In just over three weeks time, Russia plans to launch a bold mission to Mars whose objective, if successful , is to land on the Martian Moon Phobos and return a cargo of precious soil samples back to Earth about three years later.
The purpose is to determine the origin and evolution of Phobos and how that relates to Mars and the evolution of the solar system.
Liftoff of the Phobos-Grunt space probe will end a nearly two decade long hiatus in Russias exploration of the Red Planet following the failed Mars 96 mission and is currently scheduled to head to space just weeks prior to this years other Mars mission namely NASAs next Mars rover, the Curiosity Mars Science Laboratory (MSL).
Blastoff of Phobos-Grunt may come as early as around Nov. 5 to Nov. 8 atop a Russian Zenit 3-F rocket from the Baikonur Cosmodrome in Kazakhstan. The launch window extends until about Nov. 25. Elements of the spacecraft are undergoing final prelaunch testing at Baikonur.
Baikonur is the same location from which Russian manned Soyuz rockets lift off for the International Space Station. Just like NASAs Curiosity Mars rover, the mission was originally intended for a 2009 launch but was prudently delayed to fix a number of technical problems.
November will see the launch of the Phobos-Grunt interplanetary automatic research station aimed at delivering samples of the Martian natural satellites soil to Earth said Vladimir Popovkin, head of the Russian Federal Space Agency, speaking recently at a session of the State Duma according to the Voice of Russia, a Russian government news agency.
The spacecraft will reach the vicinity of Mars after an 11 month interplanetary cruise around October 2012. Following several months of orbital science investigations of Mars and its two moons and searching for a safe landing site, Phobos-Grunt will attempt historys first ever touchdown on Phobos. It will conduct a comprehensive analysis of the surface of the tiny moon and collect up to 200 grams of soil and rocks with a robotic arm and drill.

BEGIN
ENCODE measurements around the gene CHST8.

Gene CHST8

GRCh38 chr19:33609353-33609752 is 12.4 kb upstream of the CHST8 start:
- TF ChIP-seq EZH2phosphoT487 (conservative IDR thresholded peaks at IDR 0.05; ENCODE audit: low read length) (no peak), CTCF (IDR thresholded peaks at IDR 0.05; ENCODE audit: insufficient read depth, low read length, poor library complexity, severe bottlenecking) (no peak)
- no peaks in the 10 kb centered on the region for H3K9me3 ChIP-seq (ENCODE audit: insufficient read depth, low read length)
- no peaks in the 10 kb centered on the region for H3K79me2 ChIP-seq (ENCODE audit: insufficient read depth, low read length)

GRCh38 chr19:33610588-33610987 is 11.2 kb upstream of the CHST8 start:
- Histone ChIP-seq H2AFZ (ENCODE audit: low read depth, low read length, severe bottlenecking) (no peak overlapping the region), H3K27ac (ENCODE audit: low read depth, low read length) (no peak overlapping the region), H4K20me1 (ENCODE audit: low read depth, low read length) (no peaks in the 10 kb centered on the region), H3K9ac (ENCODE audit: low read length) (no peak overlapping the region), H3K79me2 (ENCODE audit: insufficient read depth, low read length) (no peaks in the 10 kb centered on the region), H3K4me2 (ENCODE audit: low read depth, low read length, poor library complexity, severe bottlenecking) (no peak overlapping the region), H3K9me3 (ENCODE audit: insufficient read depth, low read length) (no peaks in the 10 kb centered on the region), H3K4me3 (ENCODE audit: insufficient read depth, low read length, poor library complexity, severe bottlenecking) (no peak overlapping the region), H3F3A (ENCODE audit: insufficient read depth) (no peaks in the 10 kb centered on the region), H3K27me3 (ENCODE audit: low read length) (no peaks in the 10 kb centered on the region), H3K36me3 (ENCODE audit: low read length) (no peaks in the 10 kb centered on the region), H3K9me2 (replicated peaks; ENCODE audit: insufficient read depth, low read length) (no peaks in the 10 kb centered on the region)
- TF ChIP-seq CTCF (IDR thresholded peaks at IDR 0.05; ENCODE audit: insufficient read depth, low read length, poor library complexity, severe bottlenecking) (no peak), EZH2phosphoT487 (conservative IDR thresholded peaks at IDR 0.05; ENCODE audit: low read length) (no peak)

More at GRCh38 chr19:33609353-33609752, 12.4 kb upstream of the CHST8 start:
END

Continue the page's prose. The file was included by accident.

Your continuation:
After about a year of surface operations, the loaded return vehicle will blast off from Phobos and arrive back at Earth around August 2014. These would be the first macroscopic samples returned from another body in the solar system since Russias Luna 24 in 1976.
The way back will take between nine and 11 months, after which the return capsule will enter Earths atmosphere at a speed of 12 kilometers per second. The capsule has neither parachute nor radio communication and will break its speed thanks to its conical shape, said chief spacecraft constructor Maksim Martynov according to a report from the Russia Today news agency. He added that there are two soil collection manipulators on the lander because of uncertainties in the characteristics of Phobos soil.
Phobos-Grunt was built by NPO Lavochkin and consists of a cruise stage, orbiter/lander, ascent vehicle, and Earth return vehicle.
The spacecraft weighs nearly 12,000 kg and is equipped with a sophisticated 50 kg international science payload, in particular from France and CNES, the French Space Agency.
Also tucked aboard is the Yinghou-1 microsatellite supplied by China. The 110 kg Yinghou-1 is Chinas first probe to launch to Mars and will study the Red Planets magnetic and gravity fields and surface environment from orbit for about 1 year.
It will be the first time such research [at Mars] will be done by two spacecraft simultaneously. The research will help understand how the erosion of Mars atmosphere happens, said Professor Lev Zelyony from the Space Research Institute of the Russian Academy of Science, according to Russia Today.
Explore further: China and Russia aiming for Mars